Interview: Lisa Cholodenko of The Kids Are All Right

Lisa Cholodenko headshot

Lisa Cholodenko

Comedy drama movie The Kids Are All Right opened in theaters in July 2010 to good reviews, bringing in a nice $20.8 million in limited release. On Nov. 16, 2010, the film, directed and co-written by Lisa Cholodenko, got its widest audience on DVD and Blu-ray. (Read our review.)

The movie is about a lesbian couple (Annette Bening and Julianne Moore) raising two children (Josh Hutcherson and Mia Wasikowska) they had by artificial insemination. Now teenagers, the children make contact with the sperm donor who is their biological father (Mark Ruffalo), and his presence in their life changes the family.

Cholodenko, who earlier directed acclaimed films High Art and Laurel Canyon, conceived the movie’s story when her and her partner were considering have a child through artifical insemination. She spoke to Disc Dish about bringing her idea to the screen.

Disc Dish: Congratulations on this movie.

Lisa Cholodenko: Oh, thanks!

DD: From the featurettes and the commentary on the disc, it seems like this is a personal film for you.

LC: It was. Yeah. Working with Stuart, my long-time friend from New York. It was definitely personal.

The Kids Are All Right DVD boxDD: This was the first time you had worked with co-writer Stuart Blumberg, but was it the first time you worked with a writing partner?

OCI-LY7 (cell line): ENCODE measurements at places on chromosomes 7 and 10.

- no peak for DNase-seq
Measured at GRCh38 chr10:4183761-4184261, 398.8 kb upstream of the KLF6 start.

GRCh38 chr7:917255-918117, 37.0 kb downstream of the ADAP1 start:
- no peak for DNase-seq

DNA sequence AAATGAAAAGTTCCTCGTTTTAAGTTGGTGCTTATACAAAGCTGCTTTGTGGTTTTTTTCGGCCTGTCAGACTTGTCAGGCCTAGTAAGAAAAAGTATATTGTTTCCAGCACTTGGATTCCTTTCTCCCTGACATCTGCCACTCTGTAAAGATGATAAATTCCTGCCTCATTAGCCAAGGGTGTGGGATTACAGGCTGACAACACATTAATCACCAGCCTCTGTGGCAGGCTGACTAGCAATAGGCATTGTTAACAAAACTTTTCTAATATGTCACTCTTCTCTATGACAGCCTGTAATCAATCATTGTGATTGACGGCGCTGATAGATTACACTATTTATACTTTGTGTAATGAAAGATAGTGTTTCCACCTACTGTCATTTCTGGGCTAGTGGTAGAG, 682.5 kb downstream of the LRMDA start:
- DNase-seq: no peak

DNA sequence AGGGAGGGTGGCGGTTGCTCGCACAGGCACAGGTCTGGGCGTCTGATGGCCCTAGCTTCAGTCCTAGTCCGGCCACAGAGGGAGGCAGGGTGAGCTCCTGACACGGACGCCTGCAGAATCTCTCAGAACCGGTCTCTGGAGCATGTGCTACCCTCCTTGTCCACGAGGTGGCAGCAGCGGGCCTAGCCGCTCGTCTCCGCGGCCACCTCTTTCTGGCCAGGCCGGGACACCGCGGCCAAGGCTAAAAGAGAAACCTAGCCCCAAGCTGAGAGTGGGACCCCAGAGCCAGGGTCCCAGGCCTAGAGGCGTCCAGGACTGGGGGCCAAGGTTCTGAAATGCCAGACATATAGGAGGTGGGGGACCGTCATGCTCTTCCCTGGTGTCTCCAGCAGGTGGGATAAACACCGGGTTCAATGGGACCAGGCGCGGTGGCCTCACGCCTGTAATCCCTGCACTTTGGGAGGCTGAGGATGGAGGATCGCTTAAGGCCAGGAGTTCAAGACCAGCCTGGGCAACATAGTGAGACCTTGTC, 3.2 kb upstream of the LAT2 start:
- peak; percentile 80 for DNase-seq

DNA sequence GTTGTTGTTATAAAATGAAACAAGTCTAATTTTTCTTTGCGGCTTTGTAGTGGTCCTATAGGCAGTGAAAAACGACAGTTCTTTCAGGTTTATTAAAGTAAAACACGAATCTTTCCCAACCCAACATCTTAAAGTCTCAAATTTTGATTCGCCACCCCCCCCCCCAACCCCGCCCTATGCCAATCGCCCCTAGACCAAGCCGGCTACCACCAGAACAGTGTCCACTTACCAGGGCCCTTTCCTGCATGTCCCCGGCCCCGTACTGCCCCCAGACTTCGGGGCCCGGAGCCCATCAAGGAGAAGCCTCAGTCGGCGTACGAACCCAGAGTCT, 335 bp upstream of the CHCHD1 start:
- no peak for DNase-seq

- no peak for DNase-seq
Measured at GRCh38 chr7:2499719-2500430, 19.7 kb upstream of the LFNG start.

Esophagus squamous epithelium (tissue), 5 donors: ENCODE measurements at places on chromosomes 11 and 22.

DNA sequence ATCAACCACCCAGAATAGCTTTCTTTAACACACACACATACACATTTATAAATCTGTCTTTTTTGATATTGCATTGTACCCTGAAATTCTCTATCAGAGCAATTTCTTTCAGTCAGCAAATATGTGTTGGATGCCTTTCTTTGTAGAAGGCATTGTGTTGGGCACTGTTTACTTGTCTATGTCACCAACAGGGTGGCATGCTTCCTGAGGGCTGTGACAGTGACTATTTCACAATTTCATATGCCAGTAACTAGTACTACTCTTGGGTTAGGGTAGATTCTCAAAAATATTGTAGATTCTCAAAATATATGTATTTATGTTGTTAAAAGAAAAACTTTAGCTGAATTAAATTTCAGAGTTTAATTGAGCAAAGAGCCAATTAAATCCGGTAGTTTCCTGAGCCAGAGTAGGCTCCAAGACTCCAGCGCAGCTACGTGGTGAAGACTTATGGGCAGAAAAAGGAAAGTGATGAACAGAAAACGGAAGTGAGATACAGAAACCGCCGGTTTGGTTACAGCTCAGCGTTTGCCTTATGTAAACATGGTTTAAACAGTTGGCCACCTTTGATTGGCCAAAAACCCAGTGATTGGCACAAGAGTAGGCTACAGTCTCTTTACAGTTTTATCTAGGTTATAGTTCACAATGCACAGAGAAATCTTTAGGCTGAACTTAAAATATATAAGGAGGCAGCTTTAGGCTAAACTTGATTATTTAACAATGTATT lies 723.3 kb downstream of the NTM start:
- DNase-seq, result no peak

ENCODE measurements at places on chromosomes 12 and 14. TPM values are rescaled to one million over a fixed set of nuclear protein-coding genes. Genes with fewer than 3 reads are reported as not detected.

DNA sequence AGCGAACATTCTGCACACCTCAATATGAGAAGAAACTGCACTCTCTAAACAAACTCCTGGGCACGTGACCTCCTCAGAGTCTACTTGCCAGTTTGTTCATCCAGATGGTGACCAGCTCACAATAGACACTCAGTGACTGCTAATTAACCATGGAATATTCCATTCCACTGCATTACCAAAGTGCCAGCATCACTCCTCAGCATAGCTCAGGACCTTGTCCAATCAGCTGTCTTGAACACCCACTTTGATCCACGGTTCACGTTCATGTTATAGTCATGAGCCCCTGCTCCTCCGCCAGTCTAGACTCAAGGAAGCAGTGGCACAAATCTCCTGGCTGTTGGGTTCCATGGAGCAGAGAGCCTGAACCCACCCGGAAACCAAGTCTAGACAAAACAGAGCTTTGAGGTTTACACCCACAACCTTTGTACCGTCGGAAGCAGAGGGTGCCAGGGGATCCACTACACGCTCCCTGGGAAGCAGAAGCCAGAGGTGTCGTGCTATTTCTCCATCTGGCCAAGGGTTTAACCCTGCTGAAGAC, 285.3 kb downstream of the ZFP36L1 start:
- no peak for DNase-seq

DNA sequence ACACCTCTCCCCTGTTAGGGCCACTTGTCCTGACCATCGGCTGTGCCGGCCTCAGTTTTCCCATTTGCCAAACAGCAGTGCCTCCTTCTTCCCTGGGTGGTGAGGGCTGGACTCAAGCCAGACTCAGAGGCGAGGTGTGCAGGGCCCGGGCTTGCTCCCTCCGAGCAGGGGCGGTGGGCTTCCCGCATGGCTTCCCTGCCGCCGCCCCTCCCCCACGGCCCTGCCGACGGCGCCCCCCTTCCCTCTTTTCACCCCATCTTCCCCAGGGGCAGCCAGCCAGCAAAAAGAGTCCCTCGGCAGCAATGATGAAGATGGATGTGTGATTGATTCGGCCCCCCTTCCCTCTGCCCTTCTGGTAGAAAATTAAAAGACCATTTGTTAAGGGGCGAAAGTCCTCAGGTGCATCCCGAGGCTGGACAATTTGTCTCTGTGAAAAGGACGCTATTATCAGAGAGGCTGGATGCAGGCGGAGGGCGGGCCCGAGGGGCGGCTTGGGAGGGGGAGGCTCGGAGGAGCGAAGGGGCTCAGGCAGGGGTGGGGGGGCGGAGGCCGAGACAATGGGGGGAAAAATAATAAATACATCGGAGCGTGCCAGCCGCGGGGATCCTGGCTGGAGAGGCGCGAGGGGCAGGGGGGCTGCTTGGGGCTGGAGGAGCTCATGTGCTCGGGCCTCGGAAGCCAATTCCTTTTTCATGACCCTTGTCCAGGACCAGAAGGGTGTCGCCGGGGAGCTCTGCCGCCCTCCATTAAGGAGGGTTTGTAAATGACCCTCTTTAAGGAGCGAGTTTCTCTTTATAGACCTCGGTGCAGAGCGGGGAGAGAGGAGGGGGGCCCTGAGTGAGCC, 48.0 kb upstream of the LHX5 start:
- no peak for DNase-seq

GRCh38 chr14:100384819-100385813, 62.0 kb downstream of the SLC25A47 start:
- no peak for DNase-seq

LC: It is, yeah, the first time on an original script.

DD: How was that? Especially as this was your idea from the beginning, was it difficult to bring on someone else’s view point?

LC: You know, we had some ideas for the film that weren’t mutual, but at the same time we were open to the process. We both had the same instinct about the material and the same emotional investment, and that was very important.

DD: This movie was five years in the making for you, right?

LC: Yeah.

DD: You said in the commentary that when you met Stuart, you were kind of stumped with the story.

LC: Yeah, I was like 25 pages in, and I was at this point where I was thinking, ‘Well, here’s the premise, what path are the characters going to take?’ And when you write alone, after a while, you get into a sort of inner dialog with yourself. It’s just part of the process, all the endless debates about the work.

DD: Did you do a lot of research?

LC: I did a lot of research at the library, and there was a lot of material I culled from journalism programs and articles. So I learned enough that I could feel comfortable writing it.

About S. Clark

Sam Clark is the former Managing Editor/Online Editor of Video Business magazine. With 19 years experience in journalism, 12 in the home entertainment industry, Sam has been hooked on movies on since she saw E.T. then stared into the sky waiting to meet her own friendly alien. Thanks to her husband’s shared love of movies, Sam reviews Blu-ray discs in a true home theater, with a 118-inch screen, projector and cushy recliners with cup holders.